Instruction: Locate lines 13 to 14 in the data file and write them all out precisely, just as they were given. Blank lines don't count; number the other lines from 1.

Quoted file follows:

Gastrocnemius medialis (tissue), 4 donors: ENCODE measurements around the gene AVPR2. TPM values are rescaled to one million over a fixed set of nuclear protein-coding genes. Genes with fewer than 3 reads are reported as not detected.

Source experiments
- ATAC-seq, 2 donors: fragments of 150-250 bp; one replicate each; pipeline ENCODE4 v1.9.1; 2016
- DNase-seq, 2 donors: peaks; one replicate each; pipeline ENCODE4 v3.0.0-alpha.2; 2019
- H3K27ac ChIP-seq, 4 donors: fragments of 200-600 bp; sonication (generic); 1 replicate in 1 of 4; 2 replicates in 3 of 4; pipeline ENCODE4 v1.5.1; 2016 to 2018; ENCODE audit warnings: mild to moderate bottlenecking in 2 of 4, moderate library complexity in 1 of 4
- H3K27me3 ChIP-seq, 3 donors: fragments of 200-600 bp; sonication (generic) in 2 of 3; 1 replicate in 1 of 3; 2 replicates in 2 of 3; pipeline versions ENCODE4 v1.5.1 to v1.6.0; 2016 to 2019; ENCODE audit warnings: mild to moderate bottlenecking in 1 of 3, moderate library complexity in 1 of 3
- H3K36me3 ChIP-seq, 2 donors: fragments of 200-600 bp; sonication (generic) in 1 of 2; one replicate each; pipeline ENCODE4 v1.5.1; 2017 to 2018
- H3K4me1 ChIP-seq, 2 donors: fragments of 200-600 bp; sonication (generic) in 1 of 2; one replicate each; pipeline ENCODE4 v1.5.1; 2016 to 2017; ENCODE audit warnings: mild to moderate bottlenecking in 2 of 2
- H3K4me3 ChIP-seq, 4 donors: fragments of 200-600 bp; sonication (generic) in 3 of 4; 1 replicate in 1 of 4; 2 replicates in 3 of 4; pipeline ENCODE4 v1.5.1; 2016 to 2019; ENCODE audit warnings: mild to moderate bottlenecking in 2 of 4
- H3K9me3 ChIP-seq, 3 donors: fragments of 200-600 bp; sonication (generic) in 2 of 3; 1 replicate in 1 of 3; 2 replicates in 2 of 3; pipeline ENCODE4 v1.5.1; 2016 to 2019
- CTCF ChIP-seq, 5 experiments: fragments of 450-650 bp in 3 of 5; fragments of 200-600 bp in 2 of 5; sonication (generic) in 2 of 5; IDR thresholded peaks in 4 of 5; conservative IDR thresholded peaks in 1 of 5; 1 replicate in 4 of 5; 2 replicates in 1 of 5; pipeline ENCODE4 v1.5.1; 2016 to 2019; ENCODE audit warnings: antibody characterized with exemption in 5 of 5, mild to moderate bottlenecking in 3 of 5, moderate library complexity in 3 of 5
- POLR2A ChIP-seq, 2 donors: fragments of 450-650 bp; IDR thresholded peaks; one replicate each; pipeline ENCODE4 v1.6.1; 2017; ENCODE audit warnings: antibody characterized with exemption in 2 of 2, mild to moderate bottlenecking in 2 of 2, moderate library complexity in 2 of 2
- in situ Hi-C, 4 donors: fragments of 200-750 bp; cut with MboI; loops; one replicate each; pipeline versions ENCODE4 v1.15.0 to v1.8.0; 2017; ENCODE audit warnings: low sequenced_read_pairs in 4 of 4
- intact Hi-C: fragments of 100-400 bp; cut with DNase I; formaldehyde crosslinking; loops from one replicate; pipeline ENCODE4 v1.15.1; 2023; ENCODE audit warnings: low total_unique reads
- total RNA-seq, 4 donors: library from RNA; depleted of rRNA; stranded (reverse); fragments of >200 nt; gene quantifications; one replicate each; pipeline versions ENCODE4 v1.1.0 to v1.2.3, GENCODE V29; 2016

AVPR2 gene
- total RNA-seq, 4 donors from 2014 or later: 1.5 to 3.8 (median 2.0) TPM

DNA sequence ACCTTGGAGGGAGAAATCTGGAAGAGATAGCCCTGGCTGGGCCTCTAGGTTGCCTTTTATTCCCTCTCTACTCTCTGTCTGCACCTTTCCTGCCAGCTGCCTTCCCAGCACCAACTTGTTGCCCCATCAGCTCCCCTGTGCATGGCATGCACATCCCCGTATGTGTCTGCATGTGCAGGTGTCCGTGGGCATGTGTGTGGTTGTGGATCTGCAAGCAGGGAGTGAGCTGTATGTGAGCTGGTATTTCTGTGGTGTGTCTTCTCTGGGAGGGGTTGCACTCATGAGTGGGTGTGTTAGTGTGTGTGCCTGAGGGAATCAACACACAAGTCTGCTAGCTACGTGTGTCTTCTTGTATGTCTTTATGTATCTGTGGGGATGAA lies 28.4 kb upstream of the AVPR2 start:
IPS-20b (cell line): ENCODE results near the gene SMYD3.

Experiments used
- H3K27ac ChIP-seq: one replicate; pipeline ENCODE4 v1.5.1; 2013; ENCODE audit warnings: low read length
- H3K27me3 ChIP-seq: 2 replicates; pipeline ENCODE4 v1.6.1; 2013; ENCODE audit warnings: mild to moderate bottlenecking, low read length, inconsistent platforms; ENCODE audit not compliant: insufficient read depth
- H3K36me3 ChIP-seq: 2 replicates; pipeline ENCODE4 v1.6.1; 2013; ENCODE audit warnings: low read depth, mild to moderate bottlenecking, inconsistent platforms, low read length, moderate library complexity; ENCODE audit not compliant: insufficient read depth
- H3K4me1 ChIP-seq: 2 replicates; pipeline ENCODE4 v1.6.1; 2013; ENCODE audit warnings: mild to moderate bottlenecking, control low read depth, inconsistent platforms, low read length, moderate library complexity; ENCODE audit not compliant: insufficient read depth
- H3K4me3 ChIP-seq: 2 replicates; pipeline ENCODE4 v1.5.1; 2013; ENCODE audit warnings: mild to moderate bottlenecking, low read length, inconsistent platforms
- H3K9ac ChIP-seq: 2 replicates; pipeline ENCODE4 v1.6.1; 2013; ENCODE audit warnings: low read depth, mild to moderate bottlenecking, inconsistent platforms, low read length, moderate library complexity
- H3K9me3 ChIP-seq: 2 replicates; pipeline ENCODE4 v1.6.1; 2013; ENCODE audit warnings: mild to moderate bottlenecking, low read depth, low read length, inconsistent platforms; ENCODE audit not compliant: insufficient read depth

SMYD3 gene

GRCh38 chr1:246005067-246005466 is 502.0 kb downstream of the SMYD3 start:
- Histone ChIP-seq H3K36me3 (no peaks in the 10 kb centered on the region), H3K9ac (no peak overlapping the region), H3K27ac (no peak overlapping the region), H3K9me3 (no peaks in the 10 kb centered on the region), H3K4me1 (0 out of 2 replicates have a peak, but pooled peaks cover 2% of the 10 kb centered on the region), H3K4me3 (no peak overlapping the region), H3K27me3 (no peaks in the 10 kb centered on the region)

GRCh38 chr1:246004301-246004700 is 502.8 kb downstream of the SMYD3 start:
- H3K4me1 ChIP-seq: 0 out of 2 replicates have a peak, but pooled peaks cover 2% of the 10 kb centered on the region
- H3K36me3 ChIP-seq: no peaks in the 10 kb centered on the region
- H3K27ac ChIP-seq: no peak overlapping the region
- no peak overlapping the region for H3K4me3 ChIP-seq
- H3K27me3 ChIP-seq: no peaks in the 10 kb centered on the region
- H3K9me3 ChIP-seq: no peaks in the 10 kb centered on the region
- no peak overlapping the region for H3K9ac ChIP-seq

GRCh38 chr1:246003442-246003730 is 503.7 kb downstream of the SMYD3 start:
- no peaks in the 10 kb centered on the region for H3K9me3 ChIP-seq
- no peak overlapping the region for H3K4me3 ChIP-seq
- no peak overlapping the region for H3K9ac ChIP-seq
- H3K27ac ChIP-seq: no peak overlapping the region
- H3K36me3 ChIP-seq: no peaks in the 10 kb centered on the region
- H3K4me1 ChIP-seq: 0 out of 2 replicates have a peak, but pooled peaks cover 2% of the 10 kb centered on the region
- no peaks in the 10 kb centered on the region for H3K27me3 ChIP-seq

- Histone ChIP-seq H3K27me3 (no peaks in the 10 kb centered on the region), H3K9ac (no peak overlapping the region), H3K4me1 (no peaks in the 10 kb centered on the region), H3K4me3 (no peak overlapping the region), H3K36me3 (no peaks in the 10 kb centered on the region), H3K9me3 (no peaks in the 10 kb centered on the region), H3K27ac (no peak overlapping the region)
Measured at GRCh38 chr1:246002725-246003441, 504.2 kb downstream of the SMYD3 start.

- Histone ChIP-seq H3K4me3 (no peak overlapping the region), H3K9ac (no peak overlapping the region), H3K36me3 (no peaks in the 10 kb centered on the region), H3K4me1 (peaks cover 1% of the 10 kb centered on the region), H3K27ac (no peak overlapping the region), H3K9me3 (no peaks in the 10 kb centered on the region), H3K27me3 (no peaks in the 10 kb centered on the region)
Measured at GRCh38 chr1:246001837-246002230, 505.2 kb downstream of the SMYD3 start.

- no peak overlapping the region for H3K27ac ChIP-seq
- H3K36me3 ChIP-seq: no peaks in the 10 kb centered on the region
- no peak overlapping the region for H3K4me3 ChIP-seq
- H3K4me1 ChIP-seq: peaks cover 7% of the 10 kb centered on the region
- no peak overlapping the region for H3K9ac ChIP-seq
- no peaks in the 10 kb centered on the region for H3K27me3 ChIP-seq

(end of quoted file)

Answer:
- in situ Hi-C, 4 donors: fragments of 200-750 bp; cut with MboI; loops; one replicate each; pipeline versions ENCODE4 v1.15.0 to v1.8.0; 2017; ENCODE audit warnings: low sequenced_read_pairs in 4 of 4
- intact Hi-C: fragments of 100-400 bp; cut with DNase I; formaldehyde crosslinking; loops from one replicate; pipeline ENCODE4 v1.15.1; 2023; ENCODE audit warnings: low total_unique reads